The Daily Telegraph

Putin under pressure


The rout of Russia’s armed forces from cities in eastern Ukraine marks the latest setback for Moscow’s ill-starred invasion. A lightning counter-offensive in the Kharkiv Oblast saw three towns and more than 20 settlement­s recaptured and large quantities of weapons seized after being left behind by fleeing Russian soldiers.

It was further evidence of the invading army’s lack of prowess. What was initially in February supposed to be a swift takeover of Ukraine’s capital, Kyiv, and the imposition of a puppet government loyal to the Kremlin has become a nightmare war of attrition for Vladimir Putin.

The fact remains, however, that Russia still occupies 20 per cent of Ukraine’s territory and pushing its troops out entirely is another matter altogether. Much depends now on how President Putin responds. One immediate reaction was to hit water and power supplies with missiles fired from the Black Sea, plunging the city of Kharkiv into darkness, a cowardly act targeting civilians because the military has proved to be so weak.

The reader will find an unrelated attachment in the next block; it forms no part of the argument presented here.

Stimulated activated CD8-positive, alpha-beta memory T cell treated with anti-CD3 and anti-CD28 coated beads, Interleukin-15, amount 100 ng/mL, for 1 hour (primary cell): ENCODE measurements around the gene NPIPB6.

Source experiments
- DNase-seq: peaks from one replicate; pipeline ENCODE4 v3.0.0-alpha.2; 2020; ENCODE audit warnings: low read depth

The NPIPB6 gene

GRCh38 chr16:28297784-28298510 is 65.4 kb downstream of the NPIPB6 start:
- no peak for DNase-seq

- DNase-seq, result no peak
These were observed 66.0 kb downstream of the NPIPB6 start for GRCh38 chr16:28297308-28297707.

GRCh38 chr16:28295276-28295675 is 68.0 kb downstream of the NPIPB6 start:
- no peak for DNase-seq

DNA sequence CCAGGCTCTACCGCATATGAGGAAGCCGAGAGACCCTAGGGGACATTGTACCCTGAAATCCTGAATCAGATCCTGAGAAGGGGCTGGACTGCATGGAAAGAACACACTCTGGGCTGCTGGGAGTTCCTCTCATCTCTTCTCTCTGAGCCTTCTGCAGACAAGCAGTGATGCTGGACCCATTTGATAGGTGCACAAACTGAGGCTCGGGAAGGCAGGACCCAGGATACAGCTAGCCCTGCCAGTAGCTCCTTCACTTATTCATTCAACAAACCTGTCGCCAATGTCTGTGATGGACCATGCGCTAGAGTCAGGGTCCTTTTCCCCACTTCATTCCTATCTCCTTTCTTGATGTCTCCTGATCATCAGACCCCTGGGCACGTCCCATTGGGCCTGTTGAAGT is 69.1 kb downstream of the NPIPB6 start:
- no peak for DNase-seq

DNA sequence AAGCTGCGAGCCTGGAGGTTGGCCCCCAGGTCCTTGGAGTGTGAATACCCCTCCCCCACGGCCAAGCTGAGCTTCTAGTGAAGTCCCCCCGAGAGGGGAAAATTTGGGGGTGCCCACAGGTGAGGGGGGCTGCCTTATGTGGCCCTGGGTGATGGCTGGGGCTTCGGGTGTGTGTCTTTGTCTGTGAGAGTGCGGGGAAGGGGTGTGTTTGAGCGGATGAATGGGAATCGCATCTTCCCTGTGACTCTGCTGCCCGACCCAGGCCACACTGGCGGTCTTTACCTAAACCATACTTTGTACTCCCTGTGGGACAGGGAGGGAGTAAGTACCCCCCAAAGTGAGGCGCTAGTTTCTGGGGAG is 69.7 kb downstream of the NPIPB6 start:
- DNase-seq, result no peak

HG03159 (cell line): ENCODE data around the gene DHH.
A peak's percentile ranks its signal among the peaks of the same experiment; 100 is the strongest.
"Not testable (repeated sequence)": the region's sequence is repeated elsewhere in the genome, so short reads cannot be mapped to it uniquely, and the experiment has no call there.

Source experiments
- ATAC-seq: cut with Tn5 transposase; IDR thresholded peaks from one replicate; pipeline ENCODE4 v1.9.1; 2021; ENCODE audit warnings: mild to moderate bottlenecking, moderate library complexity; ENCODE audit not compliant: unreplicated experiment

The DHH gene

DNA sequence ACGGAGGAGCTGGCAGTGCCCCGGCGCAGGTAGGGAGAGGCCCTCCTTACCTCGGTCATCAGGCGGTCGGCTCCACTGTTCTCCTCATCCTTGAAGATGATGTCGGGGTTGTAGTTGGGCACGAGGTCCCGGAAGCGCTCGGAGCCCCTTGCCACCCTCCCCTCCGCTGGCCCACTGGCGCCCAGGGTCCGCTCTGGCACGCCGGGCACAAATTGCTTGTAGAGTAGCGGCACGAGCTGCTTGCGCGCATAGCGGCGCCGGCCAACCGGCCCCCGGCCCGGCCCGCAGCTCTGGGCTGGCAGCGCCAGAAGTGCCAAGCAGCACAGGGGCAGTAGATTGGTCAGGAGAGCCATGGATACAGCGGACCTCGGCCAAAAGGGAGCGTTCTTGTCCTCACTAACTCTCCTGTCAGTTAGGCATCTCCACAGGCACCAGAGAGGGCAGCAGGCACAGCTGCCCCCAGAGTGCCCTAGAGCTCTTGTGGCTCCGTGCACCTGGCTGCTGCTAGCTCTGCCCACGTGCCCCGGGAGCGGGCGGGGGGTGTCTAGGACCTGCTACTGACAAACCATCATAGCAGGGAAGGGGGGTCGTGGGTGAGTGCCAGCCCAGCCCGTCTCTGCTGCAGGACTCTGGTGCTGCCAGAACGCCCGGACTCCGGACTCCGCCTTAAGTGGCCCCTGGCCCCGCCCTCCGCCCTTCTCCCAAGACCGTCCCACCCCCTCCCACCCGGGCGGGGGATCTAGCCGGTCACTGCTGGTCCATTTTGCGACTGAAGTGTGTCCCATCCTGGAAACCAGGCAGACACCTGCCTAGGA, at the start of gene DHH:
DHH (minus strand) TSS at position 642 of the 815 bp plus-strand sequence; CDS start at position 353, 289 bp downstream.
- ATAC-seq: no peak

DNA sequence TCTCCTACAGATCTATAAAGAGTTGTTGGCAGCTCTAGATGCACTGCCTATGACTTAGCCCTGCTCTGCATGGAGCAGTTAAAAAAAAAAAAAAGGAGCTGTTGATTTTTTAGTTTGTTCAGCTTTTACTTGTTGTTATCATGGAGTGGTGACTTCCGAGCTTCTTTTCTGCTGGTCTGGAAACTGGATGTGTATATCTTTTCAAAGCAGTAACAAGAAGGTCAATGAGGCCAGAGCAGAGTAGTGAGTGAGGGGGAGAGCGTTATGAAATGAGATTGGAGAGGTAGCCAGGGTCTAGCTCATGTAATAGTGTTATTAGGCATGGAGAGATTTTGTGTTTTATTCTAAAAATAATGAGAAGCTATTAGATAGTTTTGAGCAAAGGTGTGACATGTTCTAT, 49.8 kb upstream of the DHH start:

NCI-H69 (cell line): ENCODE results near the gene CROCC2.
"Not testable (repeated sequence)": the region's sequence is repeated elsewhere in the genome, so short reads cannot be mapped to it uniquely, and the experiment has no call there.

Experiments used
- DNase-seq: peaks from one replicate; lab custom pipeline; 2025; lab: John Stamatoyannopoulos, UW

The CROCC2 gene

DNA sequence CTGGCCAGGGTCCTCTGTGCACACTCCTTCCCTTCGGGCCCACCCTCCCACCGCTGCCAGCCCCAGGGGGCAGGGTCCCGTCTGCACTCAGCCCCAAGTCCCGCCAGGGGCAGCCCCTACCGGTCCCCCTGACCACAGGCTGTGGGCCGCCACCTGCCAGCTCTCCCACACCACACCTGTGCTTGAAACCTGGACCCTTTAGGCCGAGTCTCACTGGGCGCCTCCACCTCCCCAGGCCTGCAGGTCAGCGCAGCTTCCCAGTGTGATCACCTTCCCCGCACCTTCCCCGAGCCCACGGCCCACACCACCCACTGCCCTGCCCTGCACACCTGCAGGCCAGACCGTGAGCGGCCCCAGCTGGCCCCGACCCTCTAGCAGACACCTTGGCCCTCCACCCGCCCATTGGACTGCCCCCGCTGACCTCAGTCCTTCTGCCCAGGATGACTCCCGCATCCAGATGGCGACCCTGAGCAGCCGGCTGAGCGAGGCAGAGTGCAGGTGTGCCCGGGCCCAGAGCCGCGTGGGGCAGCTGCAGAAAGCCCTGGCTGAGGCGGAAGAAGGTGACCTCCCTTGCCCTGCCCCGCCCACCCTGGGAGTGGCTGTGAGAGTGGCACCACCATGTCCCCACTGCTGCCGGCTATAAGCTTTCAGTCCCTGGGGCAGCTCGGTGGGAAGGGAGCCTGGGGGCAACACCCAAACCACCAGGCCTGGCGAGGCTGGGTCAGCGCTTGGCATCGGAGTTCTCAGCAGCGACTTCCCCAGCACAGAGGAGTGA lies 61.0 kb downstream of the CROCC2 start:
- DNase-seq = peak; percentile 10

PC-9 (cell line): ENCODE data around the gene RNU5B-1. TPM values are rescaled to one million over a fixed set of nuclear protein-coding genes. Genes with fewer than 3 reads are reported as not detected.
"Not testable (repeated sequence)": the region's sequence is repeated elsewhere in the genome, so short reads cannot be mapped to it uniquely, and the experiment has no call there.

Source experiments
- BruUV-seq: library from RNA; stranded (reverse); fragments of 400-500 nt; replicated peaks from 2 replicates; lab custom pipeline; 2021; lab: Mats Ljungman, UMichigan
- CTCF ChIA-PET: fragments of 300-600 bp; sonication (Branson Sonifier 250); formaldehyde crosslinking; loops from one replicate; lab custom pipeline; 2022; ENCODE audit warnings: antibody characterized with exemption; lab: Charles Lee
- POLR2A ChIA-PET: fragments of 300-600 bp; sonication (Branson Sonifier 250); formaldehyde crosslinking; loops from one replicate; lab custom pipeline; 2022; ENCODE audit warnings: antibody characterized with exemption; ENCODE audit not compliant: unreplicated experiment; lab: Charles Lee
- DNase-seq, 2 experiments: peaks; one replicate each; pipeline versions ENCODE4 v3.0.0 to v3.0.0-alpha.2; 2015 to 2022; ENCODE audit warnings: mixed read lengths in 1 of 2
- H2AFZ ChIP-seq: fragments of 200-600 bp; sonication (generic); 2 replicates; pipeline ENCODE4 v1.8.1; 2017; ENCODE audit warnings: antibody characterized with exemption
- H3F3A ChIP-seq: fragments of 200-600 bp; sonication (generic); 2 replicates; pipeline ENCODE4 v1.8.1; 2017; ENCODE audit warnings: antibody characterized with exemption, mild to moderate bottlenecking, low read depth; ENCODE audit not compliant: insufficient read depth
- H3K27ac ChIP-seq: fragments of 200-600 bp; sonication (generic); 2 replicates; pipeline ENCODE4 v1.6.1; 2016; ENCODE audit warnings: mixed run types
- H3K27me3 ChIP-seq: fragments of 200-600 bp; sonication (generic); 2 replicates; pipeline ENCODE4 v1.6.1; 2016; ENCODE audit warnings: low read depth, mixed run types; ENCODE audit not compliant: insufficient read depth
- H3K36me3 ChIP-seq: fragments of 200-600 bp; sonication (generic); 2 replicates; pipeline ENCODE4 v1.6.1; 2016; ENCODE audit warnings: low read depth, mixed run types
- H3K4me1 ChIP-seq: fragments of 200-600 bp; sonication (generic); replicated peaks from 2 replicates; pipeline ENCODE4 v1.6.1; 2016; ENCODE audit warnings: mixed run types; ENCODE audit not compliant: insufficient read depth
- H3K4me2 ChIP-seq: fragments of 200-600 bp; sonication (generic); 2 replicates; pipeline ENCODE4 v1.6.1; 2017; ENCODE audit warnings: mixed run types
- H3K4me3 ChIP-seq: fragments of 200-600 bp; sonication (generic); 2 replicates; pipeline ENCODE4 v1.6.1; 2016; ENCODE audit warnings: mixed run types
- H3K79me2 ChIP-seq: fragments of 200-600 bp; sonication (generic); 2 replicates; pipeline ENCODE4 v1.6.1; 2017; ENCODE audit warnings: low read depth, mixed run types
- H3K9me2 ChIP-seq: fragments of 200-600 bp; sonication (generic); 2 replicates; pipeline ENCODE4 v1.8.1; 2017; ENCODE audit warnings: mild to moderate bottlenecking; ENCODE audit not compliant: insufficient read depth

Nationalis­ts in Russia are reportedly furious with the humiliatio­n but whether this manifests itself in political pressure on Putin remains to be seen. The danger is that in order to appease hard-liners he prosecutes the war even more brutally than before.

He also retains the ability to turn off the gas on which many western countries depend. With Ukraine continuing to receive crucial arms supplies from Nato, the Kremlin will want Europeans to suffer even if it means hitting their own revenues.

Countries like Germany which are particular­ly exposed to such tactics will have to hold their nerve this coming winter and give Ukraine the support it deserves for its courage.

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